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Dixie makes a comeback

Just a year after Dixie Bar, Grill and Bottleshop suffered a devastating fire, owners Deanna and Scott Larson opened up a food trailer to continue to serve the Two Harbors area. (News-Chronicle photo by Adelle Whitefoot)1 / 3
Owner Deanna Larson works the grill in the new Dixie Food Trailer on July 13 in downtown Two Harbors. (News-Chronicle photo by Adelle Whitefoot)2 / 3
All of the menu items for the Dixie Food Trailer were served at the former restaurant, including onion rings and handmade burgers. (News-Chronicle photo by Adelle Whitefoot)3 / 3

Just a year after the Dixie Bar, Grill and Bottleshop was tragically lost in a fire, the restaurant has come back to life, but in a different form.

Owners Scott and Deanna Larson recently started the Dixie Food Trailer and it has been a hit these first few weeks.

"It has been really good. We've been having a good turnout and very good support and feedback," Deanna Larson said. "It's a lot more work than we thought, but we've been enjoying it."

Deanna Larson said they still wanted to be involved in something that was Dixie related, but they couldn't open a new full restaurant the way it was before. Food trailers and trucks are quite popular right now, so the choice to start a Dixie Food Trailer was an easy one.

"Getting back into the restaurant side of it and feeding people is my favorite part," Deanna Larson said. "I really enjoy the cooking part of it and seeing the people. It's a fun thing."

According to Larson, there has been a learning curve when it comes to operating the trailer that differs from operating a restaurant.

"It was a big learning curve as far as planning on what you are going to need to have on board because you don't just have a room to run to to grab extra items," Larson said. "It was a big learning curve on how to make it more efficient with less space. It was a huge curve on how to set it up to get the flow right."

Larson said that the prep is just as much as running a restaurant but it's harder with the trailer because there is less space.

"It's harder with the trailer because you just don't have the room for the setup and prepping. So everything is fresh day by day because of storage issues," Larson said. "The upside is that you don't have to be in a restaurant from 9 o'clock in the morning to 9 o'clock at night. With the trailer, you go setup and then your done at that time."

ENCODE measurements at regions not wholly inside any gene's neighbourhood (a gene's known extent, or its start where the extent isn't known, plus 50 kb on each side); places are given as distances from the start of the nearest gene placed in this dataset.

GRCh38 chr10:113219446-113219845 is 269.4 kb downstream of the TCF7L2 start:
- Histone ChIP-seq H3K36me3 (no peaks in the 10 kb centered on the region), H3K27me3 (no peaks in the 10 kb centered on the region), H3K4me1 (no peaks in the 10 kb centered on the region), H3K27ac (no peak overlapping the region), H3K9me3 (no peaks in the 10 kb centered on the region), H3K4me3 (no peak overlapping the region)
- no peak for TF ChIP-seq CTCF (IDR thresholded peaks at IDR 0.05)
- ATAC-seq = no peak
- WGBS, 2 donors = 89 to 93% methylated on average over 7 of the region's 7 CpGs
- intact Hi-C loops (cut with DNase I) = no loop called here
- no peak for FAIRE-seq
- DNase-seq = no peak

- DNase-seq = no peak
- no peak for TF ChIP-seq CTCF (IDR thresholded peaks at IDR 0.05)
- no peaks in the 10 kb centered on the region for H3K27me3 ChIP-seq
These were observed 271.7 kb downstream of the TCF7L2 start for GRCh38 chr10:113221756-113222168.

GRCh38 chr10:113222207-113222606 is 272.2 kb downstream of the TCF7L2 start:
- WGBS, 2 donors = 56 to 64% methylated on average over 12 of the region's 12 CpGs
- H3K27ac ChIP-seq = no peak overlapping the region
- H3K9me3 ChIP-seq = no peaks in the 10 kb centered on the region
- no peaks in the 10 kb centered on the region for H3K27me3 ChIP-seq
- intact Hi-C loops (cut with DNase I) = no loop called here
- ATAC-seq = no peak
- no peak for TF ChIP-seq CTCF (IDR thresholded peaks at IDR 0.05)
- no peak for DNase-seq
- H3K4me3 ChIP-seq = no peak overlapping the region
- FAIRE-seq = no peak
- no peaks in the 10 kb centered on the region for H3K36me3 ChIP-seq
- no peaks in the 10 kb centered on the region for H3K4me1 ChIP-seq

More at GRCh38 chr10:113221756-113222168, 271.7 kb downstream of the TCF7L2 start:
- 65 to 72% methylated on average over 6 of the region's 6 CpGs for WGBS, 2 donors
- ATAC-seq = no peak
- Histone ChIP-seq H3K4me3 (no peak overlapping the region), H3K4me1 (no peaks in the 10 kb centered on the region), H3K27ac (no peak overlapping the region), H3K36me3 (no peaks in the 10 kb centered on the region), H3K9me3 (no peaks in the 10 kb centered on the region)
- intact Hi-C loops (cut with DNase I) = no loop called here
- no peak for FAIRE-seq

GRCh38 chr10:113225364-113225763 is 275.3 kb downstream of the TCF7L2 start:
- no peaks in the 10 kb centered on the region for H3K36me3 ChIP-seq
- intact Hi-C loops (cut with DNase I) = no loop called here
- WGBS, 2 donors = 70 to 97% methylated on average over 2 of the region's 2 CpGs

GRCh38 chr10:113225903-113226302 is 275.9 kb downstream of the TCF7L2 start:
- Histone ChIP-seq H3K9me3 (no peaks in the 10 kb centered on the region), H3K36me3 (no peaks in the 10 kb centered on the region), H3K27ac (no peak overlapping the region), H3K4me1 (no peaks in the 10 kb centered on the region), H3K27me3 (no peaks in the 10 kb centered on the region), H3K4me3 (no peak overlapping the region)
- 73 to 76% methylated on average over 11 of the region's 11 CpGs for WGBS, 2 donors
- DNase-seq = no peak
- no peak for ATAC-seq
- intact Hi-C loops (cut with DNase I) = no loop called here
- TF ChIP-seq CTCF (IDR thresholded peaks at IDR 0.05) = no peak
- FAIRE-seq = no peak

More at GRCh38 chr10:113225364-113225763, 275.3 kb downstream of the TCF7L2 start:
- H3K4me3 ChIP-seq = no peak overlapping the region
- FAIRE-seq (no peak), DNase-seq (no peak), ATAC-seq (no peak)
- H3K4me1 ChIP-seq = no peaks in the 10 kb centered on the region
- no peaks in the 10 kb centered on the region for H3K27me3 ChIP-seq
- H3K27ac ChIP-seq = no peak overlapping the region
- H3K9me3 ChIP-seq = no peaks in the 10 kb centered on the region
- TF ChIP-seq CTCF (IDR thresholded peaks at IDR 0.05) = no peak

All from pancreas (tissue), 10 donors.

All the items on the menu are items that customers could have ordered at the Dixie restaurant. Those items include their signature Dixie Burger and their shrimp burger. These are the most ordered items.

"In fact, we have a hard time keeping up with that shrimp burger. We ran out the first week we were open, but now we are prepared," Larson said. "It's a recipe that we came up with on our own once one of the food distributors quit carrying one and we couldn't find a new one. That's done fresh daily as well."

Right now the Dixie Food Trailer will be out and about in Two Harbor five days a week in the summer. The trailer will consistently be parked at Castle Danger Brewer on Thursdays and Saturdays as well as at Sure-Fab in the industrial park for lunch on Tuesdays. Larson said they still don't have set locations for Wednesdays or Fridays yet.

"We will post our weekly schedule on our Facebook and Instagram on Sundays and have daily reminder updates as well," Larson said.

Dixie accepts cash as well as credit with a minimum charge of $15.

"We aren't fast food but we are trying to put the food out fast so there isn't that long of a wait," Larson said. "We definitely are not a fast food restaurant and we definitely hope that is something that people can understand that they are going to have to wait a little for a good burger."

She also said that as some point they are hoping to get their pizzas incorporated back into the menu.

"We've had a lot of questions from customers about it," Larson said. "We're not quite sure how we are going to do that yet."

For up to date information and locations follow Dixie Food Trailer on Facebook or Instagram.

Adelle Whitefoot

Adelle Whitefoot is a Michigan native who moved to Minnesota in Sept. 2014 when she started as a reporter for the Lake County News-Chronicle. She graduated from Northern Michigan University in Marquette, Mich., in 2012 with a bachelor's in English writing and has been a professional photographer since 2011. Whitefoot is the night general assignments reporter for the Duluth News Tribune. 

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